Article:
Secretary Sebelius: When you invest in women and girls, the results ripple through their communities

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HHS Sec. Kathleen Sebelius delivers keynote address at CSIS event on women's global health.

HHS Sec. Kathleen Sebelius delivers keynote address at CSIS event on women’s global health.

Jemima, a rural Kenyan woman living with HIV and without medical care, had wasted to just 77 pounds when a friend brought her to a President’s Emergency Plan for AIDS Relief-supported clinic. She went home that day with a basic health package put together by the Centers of Disease Control and Prevention. She started antiretroviral treatment, and within months she had returned to a healthy weight. Jemima now has referred more than 110 people to the same clinic that gave her her life back. A health leader in her community, she also supports her HIV-infected adopted children by selling medical products.

U.S. Secretary of Health and Human Services Kathleen Sebelius told Jemima’s story Thursday at a Center for Strategic Studies event on U.S. policy priorities for women’s global health during the second Obama term.

No other investment has a bigger payoff than investing in the health of women and girls like Jemima, Sebelius said. The benefits of the investment in their lives, she said, ripple throughout their communities.

Sebelius called combating HIV/AIDS in women and ending mother-to-child transmission of HIV Obama Administration policy priorities, and she noted that HIV remains the leading cause of death among women of childbearing age. While 370,000 women have been linked to antiretroviral treatment during the first half of this fiscal year alone, she said, much more needs to be done.

The work already accomplished through U.S.-government sponsored programs has paved the way for greater success, said Kristie Mikus, PEPFAR country coordinator in Zambia.

Currently more than half a million Zambians living with HIV are receiving antiretroviral treatment, up from just over a couple thousand in 2004, she said. Other PEPFAR contributions, she said, including providing training, building laboratories, strengthening supply chains, providing monitoring and evaluation, have saved millions more lives.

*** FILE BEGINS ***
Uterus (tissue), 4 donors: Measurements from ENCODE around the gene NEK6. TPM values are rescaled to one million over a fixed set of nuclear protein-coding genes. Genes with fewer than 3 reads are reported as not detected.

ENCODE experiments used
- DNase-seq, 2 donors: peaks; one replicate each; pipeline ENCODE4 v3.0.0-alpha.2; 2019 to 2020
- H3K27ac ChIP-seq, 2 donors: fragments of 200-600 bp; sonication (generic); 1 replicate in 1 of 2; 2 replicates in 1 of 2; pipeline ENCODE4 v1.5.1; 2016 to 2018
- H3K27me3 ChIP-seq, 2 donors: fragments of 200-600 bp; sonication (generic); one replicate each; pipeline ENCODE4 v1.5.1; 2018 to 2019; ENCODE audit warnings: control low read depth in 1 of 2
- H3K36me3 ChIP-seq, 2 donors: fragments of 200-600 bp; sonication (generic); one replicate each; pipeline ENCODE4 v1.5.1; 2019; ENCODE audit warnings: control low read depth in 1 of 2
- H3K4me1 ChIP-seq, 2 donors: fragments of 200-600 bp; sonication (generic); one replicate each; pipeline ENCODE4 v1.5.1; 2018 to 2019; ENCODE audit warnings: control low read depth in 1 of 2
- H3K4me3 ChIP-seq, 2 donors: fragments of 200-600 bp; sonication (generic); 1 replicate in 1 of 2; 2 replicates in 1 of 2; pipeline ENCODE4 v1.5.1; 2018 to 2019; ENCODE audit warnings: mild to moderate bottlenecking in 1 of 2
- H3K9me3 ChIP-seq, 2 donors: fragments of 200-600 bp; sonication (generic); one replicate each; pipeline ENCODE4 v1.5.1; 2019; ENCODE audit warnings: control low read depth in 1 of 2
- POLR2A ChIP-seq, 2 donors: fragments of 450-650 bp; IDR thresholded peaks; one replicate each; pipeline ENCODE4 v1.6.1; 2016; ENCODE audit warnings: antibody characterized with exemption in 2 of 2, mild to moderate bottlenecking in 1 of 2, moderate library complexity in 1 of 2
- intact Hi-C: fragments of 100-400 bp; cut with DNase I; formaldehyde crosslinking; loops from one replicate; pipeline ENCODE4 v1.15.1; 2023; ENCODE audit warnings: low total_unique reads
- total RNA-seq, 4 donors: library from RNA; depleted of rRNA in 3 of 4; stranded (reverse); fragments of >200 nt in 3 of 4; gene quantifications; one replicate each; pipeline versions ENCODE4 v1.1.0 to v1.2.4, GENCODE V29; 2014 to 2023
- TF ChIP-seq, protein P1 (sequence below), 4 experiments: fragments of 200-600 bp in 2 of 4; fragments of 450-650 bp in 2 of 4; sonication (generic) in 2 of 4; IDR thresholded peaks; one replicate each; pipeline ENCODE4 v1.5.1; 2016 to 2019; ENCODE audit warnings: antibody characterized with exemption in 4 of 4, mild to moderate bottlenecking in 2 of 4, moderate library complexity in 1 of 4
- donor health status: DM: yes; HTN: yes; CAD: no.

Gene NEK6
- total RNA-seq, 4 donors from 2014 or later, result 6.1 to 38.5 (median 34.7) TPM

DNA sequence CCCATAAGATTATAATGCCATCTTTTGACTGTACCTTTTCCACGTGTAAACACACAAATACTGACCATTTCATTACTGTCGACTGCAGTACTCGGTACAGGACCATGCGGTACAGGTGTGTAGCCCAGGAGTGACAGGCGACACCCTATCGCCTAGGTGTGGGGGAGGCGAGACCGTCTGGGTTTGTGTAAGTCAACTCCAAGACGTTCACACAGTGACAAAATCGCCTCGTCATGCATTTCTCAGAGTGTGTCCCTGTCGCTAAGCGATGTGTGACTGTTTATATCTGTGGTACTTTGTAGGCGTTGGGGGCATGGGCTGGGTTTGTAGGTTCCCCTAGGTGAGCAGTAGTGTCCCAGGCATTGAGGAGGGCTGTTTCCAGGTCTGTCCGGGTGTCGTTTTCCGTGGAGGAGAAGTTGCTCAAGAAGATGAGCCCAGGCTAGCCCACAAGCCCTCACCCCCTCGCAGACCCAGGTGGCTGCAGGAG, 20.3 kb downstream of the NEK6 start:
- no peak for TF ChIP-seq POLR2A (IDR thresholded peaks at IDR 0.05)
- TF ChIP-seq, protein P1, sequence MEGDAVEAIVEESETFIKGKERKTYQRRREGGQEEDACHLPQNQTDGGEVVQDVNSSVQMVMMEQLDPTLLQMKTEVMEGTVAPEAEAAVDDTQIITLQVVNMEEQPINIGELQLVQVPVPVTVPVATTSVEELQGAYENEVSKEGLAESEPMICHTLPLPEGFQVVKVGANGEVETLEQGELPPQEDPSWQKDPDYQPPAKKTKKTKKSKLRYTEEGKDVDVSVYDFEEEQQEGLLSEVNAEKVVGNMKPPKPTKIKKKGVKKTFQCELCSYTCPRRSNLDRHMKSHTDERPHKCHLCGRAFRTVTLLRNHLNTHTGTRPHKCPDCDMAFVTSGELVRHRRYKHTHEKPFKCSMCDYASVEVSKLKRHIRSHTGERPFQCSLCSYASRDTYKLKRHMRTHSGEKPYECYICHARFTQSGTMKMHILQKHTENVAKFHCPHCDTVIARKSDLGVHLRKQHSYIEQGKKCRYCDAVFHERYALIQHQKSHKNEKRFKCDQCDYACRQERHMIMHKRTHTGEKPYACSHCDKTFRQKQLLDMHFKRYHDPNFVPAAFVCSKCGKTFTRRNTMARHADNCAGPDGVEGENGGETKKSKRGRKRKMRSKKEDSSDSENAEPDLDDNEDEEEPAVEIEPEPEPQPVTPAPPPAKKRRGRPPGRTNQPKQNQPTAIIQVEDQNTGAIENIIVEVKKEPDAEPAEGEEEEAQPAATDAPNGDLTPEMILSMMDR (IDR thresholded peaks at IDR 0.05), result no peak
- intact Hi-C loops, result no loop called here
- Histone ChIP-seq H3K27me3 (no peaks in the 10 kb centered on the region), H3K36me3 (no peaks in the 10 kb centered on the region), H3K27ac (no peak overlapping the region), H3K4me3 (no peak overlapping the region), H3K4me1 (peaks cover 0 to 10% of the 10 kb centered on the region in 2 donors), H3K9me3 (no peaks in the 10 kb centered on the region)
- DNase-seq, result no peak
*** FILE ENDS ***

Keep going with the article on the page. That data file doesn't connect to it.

PEPFAR’s impact has gone beyond reducing HIV and AIDS rates to addressing other women’s health issues in Africa, Mikus said. The public-private partnership Pink Ribbon Red Ribbon builds on the PEPFAR platform to expand the availability of cervical cancer screening and treatment, provide the HPV vaccine, and promote breast cancer education, she said.

Cervical cancer kills 275,000 women every year, with 80 percent of those killed living in developing countries, Phil Nieburg of CSIS said. He pointed to the direct link between HIV and cervical cancer, because women with HIV-compromised immune systems are much more likely to get cervical cancer. With the second highest cervical cancer rates globally, these services in Zambia are critical to strengthening women’s health in the country.

Zambia also has one of the highest fertility rates in the world, with 6.3 live births per woman, Mikus said, discussing a gap in family planning services there. PEPFAR programs are well suited to integrate family planning services with HIV/AIDS programs, and provide family planning counseling to women who receive antenatal care and prevention of mother-to-child transmission services at PEPFAR sites, Mikus said.

The event also featured a discussion of gender equality, and PEPFAR’s role in addressing violence against women, from Carla Koppell, USAID Senior Coordinator for Gender Equality and Women’s Empowerment, who described a “Gender-based Violence Response Initiative” now in its second year in Mozambique, Tanzania, and the Democratic Republic of Congo.

Malawian President Joyce Banda appeared on video, thanking the United States for making it possible that she will, someday, see a generation of children born free of HIV/AIDS.

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